“Finding a graduate program that provided me with research-based instruction and real-life relevance was my priority when choosing both a principalship program and a superintendency program,” says Williams. “The expertise of my instructors at UIS allows for class time to be spent problem-solving around real-world case studies and the discussion is filled with dynamic analysis and insight that is second to none.”
All area children should have access to Lincoln Library. Libraries are, after all, the great equalizer. They serve everyone regardless of age, gender, race, ethnicity, social status or economic class. Those who can’t afford books, DVDs, an internet connection or a computer can turn to their local library for access. The resources a library offers could truly change someone’s life for the better.
But the recent initiative launched by Lincoln Library – which as a holiday gift is encouraging patrons to pay off fines accrued on children’s accounts – has us wondering if there wasn’t a better way to solve the issue at hand.
Just after Thanksgiving, the library set up a display of wrapped gifts decorated with paper ornaments – 169 were initially put up . Each represents a fine accrued by a juvenile patron. Accounts are blocked after they rack up more than $10 in fines, which means those children can’t check out materials. The highest library fine on the display was $193.
“The gift people are paying for here is library access for kids,” Jessica Paulsen, the library’s access services manager, told an SJ-R reporter last week.
Lincoln Library now only charges fines on overdue adult materials, and for damaged or unreturned items. But before July, a children’s or young adult book would incur a 25-cent fine for every day it was late; 50 cents was charged daily for late DVDs.
The initiative aims to get those accounts paid off (donations can be made through Dec. 30), so the library can let those kids know they are free to resume checking out materials.
It’s a well-intentioned idea, but there are problems with the execution.
For one thing, there are different reasons why a kid might have racked up the fines, and the Angel Tree doesn’t differentiate the circumstances. Is a $15 fine for a kid who just wanted to keep a DVD he checked out, so he didn’t return it? Is a $50 fine from a girl who was visiting a sick parent in the hospital and returned books for a school project a few weeks late? What about a younger child who’s being punished for the irresponsible actions of a mother or father who didn’t make time to take them to the library?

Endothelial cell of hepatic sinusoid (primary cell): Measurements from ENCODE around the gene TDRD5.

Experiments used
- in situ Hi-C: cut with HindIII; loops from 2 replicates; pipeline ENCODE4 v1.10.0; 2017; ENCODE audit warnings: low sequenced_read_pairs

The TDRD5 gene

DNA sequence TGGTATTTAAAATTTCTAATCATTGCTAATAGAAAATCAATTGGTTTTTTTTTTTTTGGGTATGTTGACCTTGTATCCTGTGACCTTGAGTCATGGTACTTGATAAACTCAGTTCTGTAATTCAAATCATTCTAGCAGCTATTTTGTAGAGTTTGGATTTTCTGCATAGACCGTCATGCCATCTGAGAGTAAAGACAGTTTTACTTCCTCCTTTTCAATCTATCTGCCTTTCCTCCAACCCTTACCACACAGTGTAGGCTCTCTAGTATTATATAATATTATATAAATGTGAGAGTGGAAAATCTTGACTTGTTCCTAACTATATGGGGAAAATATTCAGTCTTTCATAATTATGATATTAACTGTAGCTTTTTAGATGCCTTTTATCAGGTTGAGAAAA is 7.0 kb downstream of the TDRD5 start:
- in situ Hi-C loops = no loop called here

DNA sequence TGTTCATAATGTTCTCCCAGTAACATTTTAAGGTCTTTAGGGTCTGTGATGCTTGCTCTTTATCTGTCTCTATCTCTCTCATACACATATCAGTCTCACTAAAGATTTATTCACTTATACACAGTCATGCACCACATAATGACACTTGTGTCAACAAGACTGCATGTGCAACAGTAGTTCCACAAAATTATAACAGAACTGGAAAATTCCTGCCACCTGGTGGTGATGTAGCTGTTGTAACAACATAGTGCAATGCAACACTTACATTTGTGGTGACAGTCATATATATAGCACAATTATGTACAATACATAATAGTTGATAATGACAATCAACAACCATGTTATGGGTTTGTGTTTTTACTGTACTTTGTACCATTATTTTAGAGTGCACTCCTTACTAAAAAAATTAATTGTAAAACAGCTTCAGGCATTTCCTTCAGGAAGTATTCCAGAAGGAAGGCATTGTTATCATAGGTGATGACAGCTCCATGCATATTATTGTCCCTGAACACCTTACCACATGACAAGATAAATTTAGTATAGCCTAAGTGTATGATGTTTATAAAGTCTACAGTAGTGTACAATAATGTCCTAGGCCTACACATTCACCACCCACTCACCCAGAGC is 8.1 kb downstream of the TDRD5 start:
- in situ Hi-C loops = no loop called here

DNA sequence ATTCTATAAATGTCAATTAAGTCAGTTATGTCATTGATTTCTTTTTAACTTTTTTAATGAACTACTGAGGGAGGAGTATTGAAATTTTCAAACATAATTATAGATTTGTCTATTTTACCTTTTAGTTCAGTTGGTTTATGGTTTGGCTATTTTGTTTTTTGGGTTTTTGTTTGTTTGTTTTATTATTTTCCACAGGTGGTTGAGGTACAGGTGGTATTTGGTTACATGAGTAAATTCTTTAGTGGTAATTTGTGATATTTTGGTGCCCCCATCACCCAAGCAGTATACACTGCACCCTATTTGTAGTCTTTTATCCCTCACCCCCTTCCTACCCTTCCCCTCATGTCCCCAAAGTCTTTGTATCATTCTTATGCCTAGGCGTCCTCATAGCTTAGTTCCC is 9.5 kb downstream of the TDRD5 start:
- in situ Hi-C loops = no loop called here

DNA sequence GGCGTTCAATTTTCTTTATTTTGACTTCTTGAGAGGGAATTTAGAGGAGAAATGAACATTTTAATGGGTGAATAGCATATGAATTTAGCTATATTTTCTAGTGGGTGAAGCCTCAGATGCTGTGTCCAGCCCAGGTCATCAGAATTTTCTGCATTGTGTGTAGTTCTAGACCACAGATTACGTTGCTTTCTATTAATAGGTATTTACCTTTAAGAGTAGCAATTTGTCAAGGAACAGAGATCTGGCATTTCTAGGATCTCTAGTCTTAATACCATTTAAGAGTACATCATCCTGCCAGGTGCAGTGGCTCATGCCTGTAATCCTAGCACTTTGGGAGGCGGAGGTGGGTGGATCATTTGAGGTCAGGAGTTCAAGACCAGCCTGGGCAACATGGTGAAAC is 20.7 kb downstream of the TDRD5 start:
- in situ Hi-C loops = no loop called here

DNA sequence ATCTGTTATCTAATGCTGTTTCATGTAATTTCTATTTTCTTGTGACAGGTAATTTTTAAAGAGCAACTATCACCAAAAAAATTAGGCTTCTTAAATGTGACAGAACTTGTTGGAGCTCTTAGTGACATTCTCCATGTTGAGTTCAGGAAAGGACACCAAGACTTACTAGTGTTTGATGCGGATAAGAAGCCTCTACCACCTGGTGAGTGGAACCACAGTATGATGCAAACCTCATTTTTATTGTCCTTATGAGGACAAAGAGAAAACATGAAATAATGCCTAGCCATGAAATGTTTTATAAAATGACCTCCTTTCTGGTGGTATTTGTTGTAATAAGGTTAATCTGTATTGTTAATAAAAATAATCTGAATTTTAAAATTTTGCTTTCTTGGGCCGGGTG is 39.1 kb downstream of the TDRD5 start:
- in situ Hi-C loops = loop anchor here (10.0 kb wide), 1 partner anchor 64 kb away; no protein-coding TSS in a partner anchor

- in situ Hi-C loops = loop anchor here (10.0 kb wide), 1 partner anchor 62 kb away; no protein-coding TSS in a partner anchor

There are older kids and teenagers who could return books on their own, and it’s frustrating that under this good-hearted idea, they would not be held accountable for their actions. They are borrowing resources from a taxpayer-funded facility; by returning them late, or damaged or perhaps not at all, they are depriving other patrons from using those items. How will they learn to be responsible if a stranger wipes out their debt and frees them from the consequences of breaking the rules?
We’d prefer to see older kids with fines invited to volunteer at the library in a trade to erase their fines. They could shelve books or read stories to younger children. One of our readers suggested the kids with excessive late fines write an essay on why libraries are needed in the community. These approaches would help kids learn to be responsible, while being held accountable for the mistreatment of the library’s resources.
Instead of giving a kid a book this holiday season, you can give him a library.
Lincoln Library has launched a new initiative in which patrons can pay off fines on children’s accounts.